Wednesday, July 4, 2012

BBC's Robert Peston: 'elusive truth of Barclays' lie'

In an important article, the BBC's Robert Peston exposes the simple fact that trust and transparency go together.  At the same time, he confirms the wisdom of Walter Scott's observation: Oh! what a tangled web we weave when first we practice to deceive.

Aside from the forensic analysis about who said what to whom, there is a very simple question at the heart of the furore of Barclays' involvement in the LIBOR-rigging scandal: is it ever acceptable to lie? 
At the height of the banking crisis in 2007 to 2008, I as an enquiring journalist was routinely lied to by bankers: they claimed they were able to borrow from conventional sources relatively easily and were not on the brink of financial collapse. 
In the case of HBOS and Royal Bank of Scotland, we subsequently learned this was untrue...
Why was there this climate of deception?

The reason for this climate of deception has to do with how the financial regulators reacted to the fact that they had clearly failed in their primary mission to protect the taxpayer from losses should a bank run into financial trouble.

Recall that regulators do not approve or disapprove of any position taken by the banks (if regulators did approve of positions, they would be the ones who were responsible for allocating capital to the real economy).  Rather, regulators try to estimate how much the bank could lose on the position.  Banks are required to hold at least enough capital to cover the regulators' estimate of loss.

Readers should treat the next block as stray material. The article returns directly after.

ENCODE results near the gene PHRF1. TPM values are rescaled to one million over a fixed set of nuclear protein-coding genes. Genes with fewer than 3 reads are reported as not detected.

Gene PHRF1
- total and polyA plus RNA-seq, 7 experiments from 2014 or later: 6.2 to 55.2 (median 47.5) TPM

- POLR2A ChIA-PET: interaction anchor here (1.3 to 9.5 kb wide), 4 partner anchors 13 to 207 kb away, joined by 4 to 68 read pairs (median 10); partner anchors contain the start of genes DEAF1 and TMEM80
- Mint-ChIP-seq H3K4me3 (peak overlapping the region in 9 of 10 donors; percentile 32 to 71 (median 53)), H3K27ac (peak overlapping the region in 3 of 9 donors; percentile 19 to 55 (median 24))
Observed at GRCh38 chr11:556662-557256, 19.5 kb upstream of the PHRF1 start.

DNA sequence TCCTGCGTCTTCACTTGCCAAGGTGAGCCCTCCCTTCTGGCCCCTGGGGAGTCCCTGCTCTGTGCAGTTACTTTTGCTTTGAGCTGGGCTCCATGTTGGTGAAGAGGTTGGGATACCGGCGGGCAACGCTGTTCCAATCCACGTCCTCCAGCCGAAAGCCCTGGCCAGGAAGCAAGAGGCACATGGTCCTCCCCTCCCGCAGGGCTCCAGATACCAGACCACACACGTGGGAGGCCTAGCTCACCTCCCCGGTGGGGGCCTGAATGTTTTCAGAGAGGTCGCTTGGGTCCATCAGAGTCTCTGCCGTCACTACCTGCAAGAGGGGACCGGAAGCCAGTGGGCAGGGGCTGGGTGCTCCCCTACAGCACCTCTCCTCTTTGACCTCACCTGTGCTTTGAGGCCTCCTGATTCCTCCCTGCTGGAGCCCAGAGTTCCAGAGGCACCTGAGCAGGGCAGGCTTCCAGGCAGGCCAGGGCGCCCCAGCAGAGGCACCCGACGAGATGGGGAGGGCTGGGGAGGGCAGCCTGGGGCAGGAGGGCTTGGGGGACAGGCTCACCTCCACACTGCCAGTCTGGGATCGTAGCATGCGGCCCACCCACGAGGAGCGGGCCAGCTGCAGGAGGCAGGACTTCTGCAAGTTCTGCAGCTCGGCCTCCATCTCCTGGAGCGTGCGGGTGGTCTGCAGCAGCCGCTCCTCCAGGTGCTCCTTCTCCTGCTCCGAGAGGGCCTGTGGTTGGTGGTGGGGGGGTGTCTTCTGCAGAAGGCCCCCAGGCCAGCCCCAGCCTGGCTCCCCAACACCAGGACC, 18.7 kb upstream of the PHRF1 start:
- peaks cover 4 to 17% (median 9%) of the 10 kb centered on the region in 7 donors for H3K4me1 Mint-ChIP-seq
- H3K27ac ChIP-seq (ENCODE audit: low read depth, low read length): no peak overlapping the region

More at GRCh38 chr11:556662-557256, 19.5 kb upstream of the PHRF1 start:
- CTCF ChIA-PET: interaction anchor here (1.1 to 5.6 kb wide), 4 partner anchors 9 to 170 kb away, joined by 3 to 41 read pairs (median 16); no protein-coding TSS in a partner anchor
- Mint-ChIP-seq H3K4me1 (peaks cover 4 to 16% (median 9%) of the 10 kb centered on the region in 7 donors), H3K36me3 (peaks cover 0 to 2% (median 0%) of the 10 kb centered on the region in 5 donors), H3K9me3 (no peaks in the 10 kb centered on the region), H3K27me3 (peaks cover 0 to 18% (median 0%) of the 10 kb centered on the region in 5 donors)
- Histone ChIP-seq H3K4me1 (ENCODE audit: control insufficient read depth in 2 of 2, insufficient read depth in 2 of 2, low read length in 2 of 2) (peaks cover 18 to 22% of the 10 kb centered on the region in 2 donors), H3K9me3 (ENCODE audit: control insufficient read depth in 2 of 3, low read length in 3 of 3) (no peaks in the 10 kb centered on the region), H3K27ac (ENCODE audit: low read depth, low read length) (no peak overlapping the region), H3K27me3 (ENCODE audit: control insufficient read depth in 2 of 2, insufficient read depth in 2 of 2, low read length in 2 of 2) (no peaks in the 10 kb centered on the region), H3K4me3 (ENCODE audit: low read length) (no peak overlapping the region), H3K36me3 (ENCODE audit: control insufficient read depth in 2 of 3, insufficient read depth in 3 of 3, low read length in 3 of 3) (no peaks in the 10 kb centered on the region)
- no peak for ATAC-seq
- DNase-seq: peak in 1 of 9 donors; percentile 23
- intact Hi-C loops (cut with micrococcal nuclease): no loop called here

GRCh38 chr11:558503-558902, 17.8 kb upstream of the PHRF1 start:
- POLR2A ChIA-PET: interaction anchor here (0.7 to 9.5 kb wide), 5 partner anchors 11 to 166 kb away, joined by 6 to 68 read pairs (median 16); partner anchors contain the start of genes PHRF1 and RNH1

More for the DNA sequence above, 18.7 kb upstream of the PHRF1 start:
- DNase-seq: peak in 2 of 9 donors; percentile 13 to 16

The financial crisis exposed the simple fact that the regulators' estimate of losses was considerably less than the actual losses that occurred.

Regulators responded by trying to cover up this fact.  Example of this include suspending mark-to-market accounting and adoption of regulatory forbearance under which banks kept zombie borrowers alive by practicing 'extend and pretend'.

There was an appalling climate of fear, in which no bank felt completely confident of survival. 
Now in this climate, Barclays was among the least trusted of the banks. Investors, for years, feared they didn't properly understand how its complex investment bank earned its profits. Ministers and officials felt it was arrogant and opaque as an institution.